Pneumothorax and Pneumomediastinum in Patients with Restrictive Eating Disorders: A Case Series and Literature Review
Background: The purposes of this case series was to identify clinical characteristics of patients with restrictive eating disorders who have experienced pneumothorax or pneumomediastinum and elucidate possible risk factors for the development of pneumothorax or pneumomediastinum in this patient population through literature review. The scope of the case series is limited to patients admitted for medical stabilization from severe restrictive Eating Disorders (EDs).
Methods: We compiled a series of adult patients with severe EDs who were diagnosed with a pneumothorax or pneumomediastinum while admitted to the ACUTE Center for Eating Disorders at Denver Health between April 2016 and January 2021. Additionally, a series of adult patients who reported a history of pneumothorax on admission to the same institution, during the same time period, were identified and characteristics of their pneumothorax were obtained using outside records provided by the patient at time of their admission. A literature review of cases of pneumothorax and pneumomediastinum in patients with EDs was completed.
Results: Twenty-five cases of pneumothorax were identified in patients with anorexia nervosa (AN) or avoidant/restrictive food intake disorder (ARFID), all of whom were below normal body weight, between cases at our institution and literature review. Additionally, 5 patients at our institution, and 21 patients with EDs from the literature with below normal body weight with spontaneous pneumomediastinum were identified.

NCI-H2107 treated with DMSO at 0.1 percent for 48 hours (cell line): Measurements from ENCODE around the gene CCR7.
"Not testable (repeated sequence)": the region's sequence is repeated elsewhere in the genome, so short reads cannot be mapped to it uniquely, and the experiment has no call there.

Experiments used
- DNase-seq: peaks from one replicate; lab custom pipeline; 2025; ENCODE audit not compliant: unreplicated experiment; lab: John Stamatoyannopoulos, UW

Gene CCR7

Conclusions and limitations: The relationship of spontaneous pneumomediastinum in patients with AN and ARFID and low body weights is well established and can be managed conservatively with good outcomes. It is currently unclear if the starved state, and the lung changes it induces in these patients increases patients’ risk for spontaneous pneumothorax. Patients with AN and ARFID may be at higher risk for iatrogenic pneumothorax with certain invasive procedures. There is direct connection between patients’ eating disorder and occurrence of traumatic pneumothorax. Patients at expected body weights, or in larger bodies with restrictive Eds, were not included in this study and therefore, their risk of pneumothorax and pneumomediastinum in relation to their eating disorder behaviours is unknown.